New research shows link between Vitamin D and COVID-19

According to a recent study by researchers from the Azrieli Faculty of Medicine of Bar-Ilan University in Safed, Israel and the Galilee Medical Center in Nahariya, Israel—vitamin D deficiency may contribute to the severity of the disease from Covid-19 infection.

The role of vitamin D in protecting against severe COVID-19 is less well established. Continue reading to find out the link between vitamin D and COVID-19.

What Does the Research Suggest?

When comparing patients who had sufficient vitamin D levels before contracting COVID-19 with those who did not, scientists found “striking” differences in the chances of serious illness.

According to a study published in the journal PLOS One, people with vitamin D deficiency before getting COVID-19 were more likely to develop a severe illness than those who had an adequate amount of vitamin D in their blood.

Dr. Amiel Dror, a physician at the Galilee Medical Center and author of the study, said, “It was quite remarkable and striking to see the difference in the chances of becoming a severe patient when one lacks vitamin D as opposed to when one does not.”

The findings are based on 253 admissions to Galilee Medical Center in Nahariya, Israel, between April 7, 2020, and February 4, 2021—before the highly contagious Omicron variant emerged.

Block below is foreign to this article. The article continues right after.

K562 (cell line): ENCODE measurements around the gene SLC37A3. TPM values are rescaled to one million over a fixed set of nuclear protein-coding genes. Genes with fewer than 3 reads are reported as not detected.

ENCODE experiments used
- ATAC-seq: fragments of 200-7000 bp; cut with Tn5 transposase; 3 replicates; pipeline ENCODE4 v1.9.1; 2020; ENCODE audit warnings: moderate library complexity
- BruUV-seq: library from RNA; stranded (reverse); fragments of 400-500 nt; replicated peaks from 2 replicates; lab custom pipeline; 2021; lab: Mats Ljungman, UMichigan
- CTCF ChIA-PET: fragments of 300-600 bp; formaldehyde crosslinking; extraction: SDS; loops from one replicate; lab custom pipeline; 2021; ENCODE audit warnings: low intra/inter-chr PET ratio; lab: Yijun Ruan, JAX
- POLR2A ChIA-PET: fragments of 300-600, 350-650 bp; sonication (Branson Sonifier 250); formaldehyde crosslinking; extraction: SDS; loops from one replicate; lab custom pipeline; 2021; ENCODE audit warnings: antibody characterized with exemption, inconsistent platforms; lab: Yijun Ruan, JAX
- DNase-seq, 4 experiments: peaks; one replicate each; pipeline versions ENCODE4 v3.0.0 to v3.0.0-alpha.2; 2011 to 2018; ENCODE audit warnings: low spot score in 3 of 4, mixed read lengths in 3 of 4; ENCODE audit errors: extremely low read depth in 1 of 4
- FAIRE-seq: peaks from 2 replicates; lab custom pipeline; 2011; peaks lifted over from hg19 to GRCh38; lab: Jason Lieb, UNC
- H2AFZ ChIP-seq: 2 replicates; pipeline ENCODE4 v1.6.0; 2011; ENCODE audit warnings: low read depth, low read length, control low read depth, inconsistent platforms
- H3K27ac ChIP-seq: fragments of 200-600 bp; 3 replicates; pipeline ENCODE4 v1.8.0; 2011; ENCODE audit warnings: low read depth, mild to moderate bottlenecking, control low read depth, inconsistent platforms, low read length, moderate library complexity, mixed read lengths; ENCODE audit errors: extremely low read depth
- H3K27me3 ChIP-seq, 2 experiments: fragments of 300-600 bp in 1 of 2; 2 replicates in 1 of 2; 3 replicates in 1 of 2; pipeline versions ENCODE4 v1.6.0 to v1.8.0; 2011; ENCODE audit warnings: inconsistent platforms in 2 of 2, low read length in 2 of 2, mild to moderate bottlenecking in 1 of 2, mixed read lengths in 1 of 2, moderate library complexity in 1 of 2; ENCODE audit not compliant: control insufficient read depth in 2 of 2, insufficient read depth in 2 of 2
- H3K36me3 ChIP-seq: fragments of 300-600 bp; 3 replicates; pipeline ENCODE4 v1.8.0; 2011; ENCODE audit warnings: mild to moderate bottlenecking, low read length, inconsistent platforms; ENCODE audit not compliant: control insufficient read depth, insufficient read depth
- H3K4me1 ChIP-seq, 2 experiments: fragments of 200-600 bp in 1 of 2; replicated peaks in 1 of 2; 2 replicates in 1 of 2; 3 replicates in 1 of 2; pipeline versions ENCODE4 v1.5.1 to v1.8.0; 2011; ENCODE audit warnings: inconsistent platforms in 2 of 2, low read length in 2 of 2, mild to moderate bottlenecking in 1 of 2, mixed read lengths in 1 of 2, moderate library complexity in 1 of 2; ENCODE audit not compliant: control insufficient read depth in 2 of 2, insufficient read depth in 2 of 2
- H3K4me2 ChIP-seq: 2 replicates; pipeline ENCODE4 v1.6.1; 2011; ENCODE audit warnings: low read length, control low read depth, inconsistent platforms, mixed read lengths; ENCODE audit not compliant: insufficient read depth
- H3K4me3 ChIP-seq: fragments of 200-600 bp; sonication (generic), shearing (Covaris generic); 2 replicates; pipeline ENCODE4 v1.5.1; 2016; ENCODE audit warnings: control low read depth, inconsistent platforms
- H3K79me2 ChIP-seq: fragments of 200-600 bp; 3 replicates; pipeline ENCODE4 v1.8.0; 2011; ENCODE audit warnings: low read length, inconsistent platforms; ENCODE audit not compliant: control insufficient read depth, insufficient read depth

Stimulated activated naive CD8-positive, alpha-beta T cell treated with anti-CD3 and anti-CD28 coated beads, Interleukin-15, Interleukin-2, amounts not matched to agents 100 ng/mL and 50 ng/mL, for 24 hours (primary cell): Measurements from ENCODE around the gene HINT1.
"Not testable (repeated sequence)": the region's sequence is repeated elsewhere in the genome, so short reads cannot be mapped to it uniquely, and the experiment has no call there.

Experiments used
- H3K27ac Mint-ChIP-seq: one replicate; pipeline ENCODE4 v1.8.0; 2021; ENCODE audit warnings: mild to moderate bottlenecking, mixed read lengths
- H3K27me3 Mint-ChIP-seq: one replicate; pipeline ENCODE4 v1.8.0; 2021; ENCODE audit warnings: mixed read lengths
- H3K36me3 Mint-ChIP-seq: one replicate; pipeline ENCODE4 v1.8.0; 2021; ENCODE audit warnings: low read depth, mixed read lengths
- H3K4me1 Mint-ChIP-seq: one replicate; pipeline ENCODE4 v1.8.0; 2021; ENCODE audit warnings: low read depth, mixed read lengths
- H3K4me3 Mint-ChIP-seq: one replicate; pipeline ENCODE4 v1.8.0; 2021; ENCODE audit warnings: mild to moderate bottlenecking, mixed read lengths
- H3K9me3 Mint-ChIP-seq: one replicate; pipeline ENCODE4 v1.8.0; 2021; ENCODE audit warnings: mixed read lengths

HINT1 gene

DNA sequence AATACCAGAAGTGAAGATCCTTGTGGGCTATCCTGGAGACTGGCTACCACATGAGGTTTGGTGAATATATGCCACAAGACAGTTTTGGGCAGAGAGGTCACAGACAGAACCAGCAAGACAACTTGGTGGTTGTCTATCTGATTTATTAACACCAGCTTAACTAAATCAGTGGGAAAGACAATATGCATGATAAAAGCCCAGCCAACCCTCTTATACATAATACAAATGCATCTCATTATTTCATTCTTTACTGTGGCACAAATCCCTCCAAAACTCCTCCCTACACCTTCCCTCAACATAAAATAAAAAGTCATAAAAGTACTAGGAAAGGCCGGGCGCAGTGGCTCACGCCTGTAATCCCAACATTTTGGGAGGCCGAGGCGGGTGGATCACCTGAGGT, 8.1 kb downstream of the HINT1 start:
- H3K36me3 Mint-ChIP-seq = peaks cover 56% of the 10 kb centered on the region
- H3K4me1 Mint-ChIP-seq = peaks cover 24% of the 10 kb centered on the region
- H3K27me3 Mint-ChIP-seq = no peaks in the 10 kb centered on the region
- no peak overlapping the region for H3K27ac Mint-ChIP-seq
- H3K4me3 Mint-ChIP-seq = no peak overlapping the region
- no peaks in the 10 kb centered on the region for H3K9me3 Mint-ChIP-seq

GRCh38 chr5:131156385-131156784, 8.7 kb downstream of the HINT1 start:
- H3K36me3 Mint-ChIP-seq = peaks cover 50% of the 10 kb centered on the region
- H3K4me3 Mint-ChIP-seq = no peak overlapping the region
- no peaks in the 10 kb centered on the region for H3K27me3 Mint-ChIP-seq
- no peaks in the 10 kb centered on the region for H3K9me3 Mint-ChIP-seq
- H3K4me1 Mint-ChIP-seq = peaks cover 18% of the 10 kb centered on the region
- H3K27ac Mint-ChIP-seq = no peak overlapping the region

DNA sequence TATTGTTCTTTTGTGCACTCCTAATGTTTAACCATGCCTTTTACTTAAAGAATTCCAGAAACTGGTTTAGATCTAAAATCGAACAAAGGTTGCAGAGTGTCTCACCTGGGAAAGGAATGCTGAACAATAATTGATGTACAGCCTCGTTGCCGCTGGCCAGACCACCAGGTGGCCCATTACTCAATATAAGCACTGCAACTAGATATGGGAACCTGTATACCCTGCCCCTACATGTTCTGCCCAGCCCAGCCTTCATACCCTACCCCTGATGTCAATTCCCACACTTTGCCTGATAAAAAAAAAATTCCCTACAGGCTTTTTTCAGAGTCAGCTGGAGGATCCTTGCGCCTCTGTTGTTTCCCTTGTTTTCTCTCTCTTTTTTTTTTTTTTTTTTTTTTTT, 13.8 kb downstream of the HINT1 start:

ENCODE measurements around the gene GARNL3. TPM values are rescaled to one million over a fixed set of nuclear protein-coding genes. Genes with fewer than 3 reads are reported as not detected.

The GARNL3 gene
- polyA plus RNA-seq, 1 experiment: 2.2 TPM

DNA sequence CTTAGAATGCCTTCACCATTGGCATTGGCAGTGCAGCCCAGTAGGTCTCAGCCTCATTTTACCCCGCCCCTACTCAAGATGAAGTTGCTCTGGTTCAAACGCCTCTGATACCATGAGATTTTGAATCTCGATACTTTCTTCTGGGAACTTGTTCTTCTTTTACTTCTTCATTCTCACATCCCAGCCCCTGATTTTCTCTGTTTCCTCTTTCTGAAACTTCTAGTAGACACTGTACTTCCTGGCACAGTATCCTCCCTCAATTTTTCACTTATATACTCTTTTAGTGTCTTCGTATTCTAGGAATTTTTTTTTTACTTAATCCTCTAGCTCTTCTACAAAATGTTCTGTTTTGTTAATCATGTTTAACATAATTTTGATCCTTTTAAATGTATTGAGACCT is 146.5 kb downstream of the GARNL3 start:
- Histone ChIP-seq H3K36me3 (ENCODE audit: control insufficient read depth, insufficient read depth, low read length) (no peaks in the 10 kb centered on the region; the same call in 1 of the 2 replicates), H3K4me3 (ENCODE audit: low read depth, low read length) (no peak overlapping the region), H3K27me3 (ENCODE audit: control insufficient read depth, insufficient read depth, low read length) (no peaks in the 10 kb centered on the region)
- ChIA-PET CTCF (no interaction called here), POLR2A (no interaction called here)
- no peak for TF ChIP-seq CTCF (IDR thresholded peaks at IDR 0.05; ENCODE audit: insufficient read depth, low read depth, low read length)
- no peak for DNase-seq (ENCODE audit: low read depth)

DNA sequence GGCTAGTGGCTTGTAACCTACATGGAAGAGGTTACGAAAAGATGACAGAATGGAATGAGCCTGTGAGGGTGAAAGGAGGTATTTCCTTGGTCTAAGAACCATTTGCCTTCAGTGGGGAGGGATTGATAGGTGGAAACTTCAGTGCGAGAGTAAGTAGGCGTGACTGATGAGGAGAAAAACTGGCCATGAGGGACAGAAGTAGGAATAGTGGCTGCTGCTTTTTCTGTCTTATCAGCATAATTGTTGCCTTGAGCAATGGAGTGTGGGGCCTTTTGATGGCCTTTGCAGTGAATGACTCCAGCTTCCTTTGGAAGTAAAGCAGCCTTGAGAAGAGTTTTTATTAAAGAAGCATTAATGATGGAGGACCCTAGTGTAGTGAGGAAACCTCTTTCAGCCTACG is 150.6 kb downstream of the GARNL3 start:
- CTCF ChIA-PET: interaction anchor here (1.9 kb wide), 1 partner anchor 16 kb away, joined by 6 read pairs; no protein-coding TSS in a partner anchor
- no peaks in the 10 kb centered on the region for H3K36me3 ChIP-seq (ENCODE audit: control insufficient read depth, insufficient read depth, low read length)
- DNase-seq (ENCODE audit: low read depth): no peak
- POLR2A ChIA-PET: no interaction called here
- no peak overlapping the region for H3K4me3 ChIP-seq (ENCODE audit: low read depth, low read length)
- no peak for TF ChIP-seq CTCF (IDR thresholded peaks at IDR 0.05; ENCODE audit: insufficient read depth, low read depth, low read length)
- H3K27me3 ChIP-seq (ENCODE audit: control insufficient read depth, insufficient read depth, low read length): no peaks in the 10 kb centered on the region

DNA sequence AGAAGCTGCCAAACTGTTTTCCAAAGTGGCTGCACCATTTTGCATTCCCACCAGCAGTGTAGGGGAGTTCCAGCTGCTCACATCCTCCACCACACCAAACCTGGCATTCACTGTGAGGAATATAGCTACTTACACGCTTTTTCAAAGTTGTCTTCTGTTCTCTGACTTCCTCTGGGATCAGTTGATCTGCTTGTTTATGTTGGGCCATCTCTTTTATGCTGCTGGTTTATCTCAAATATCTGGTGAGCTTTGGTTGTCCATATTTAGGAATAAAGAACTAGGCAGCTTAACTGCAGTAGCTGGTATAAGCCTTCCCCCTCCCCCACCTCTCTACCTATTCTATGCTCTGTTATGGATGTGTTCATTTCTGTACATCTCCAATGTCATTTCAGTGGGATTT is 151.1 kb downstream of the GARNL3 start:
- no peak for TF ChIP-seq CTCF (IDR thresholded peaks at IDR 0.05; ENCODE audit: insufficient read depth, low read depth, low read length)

Is Vitamin D Effective against COVID-19?

ACCORDING TO DROR, Vitamin D is believed to be a key player in the immune system’s ability to deal with viruses that attack the respiratory system.

According to the UK Health Security Agency, the research does not advocate avoiding vaccinations and taking supplements instead. Vaccines reduce the risk of Omicron hospitalization by up to 90%, especially after a booster shot.

The many health benefits of vitamin D include:

  • Promoting healthy bones and teeth.
  • Lowering the risk of cardiovascular disease.
  • Supporting the immune system.

During the pandemic, physicians advised their patients to take vitamin D to boost their immune systems. However, there is little evidence to support this advice.

The majority of vitamin D is obtained from direct sunlight on the skin. It can also be found in foods like fatty fish, mushrooms, egg yolks, and supplements.

For most people, vitamin D levels of over 20 nanograms per milliliter are considered sufficient, according to the Centers for Disease Control and Prevention—which is also the benchmark used by researchers at Bar-Ilan University and Galilee Medical Center.

Research conducted before the emergence of COVID-19 found that vitamin D reduces the risk of other respiratory infections compared to dummy drugs.

In their published report, the researchers concluded—”Our study contributes to a constantly evolving body of evidence that suggests a patient’s history of vitamin D deficiency is a predictive risk factor associated with poorer COVID-19 clinical disease course and mortality.”

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